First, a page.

1School of Wine and Food Science, Charles Sturt University, Wagga Wagga, NSW 2678, Australia
2School of Science and Technology, Charles Sturt University, Wagga Wagga, NSW 2678, Australia
3ENITIAA Nantes, IT3 GPA, Rue de la, Géraudière, BP 82225 NANTES CEDEX 3, France
4Sunrice, Leeton 2705 Australia
5CRC for Sustainable Rice Production, Yanco, Australia
It is of often necessary to store rice for long periods, particularly in years of drought when rice supply is limited. Rice storage, especially at higher temperature, has been found to cause quality changes even though the total protein and starch content remains almost unchanged (Chrastil, 1990; Sowbhagya & Bhattacharya, 2001). Different rice cultivars appear to change at different rates during storage (Zhou et al, 2002). This paper compares the changes that occur in 12 commercially growth Australian Rice cultivars following nine months storage.
Brown rice (Oryza sativa L.) samples from twelve cultivars (Amaroo, Doongara, Illabong, Jarrah, Koshikari, Kyeema, Langi, Millin, Opus, Paragon, Quest and Reiziq) were stored in airtight jars at 37°C and 4°C.
Rice grain was removed from the glass containers after the designated storage period and ground immediately using a Cyclone Sample Mill (UDY Corporation, Fort Collins, CO) using a 1mm sieve screen. Rice flour samples were analyzed using a Rapid Viscosity Analysor (RVA) after 1, 3, 6, 9 months of storage. The standard Newport RVA rice method was used to analyse samples in duplicate.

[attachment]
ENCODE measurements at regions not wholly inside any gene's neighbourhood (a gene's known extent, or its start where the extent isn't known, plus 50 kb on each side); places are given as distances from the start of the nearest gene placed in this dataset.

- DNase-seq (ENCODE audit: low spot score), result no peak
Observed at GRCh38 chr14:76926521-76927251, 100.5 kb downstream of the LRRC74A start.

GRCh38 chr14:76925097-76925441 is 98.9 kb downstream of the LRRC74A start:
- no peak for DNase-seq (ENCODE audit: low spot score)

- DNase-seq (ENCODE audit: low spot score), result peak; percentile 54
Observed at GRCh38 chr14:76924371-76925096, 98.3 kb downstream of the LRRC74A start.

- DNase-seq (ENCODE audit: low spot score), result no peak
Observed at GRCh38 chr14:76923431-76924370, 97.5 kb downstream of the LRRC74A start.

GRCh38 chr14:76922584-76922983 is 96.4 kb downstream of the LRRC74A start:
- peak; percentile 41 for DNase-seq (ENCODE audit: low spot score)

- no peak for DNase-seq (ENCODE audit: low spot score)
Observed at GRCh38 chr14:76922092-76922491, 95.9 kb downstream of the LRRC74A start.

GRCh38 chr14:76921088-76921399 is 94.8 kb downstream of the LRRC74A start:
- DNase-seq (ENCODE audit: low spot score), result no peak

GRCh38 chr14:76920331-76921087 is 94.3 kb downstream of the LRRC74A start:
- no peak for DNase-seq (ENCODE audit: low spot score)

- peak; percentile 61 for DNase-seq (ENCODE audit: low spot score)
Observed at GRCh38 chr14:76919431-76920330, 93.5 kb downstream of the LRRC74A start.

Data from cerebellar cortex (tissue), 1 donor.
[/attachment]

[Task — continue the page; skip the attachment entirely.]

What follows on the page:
The pasting properties changed following storage at 4°C and 37°C, however, samples stored at 4°C showed relatively minimal change (data not shown) compared to samples stored at 37°C. Generally the changes in all cultivars followed a similar trend (with the exception of Illabong), however, they appeared to change at different rates (Figure 1.). Figure 1 shows there are changes in Peak Viscosity (PV), Breakdown (BD), Final Viscosity (FV) and Setback (SB). Generally, there is a very slight increase in PV, a noticeable increase in FV and SB, and a decrease in BD. The maximum change appeared to occur after 6 months of storage. After 6 months, the change in parameters appeared to slow down or reverse. The cause of this trend is not known.
Figure 1. Peak Viscosity, Final Viscosity, Breakdown and Setback values of 12 rice cultivars following 9 months storage. Amaroo , Doongara, Illabong, Jarrah, Koshihikari, Kyeema, Langi, Millin, Opus, Paragon, Quest, Reiziq
There appears to be a genetic basis to rice ageing as each cultivar changes at a different rate following storage. This suggests that it may be possible to breed rice cultivars which have particular storage characteristics. Further work is needed to understand the non-linear trend of the ageing process and the reason why the trend observed in Illabong samples is different to other cultivars.
The authors wish to thank Sunrice. and CRC for Sustainable Rice Production for providing funding.
Chrastil, J., (1990), Protein- Starch Interactions in Rice Grains. Influence of Storage on Oryzenin and Starch, J. Agric. Food Chem. 38: 1804- 1809.
Bhattacharya, K. R., Sowbhagya, C. M. and Indudhara Swamy, Y. M., (1978), Importance of insoluble amylose as a determinant of rice quality, J. of Sci. of Food and Agric. 29: 359- 364.
Zhou, Z., Robards, K., Helliwell, S. & Blanchard, C., (2002), Ageing of Stored Rice: Changes in Chemical and Physical Attributes, J. of Cereal Sci. 35: 65- 78.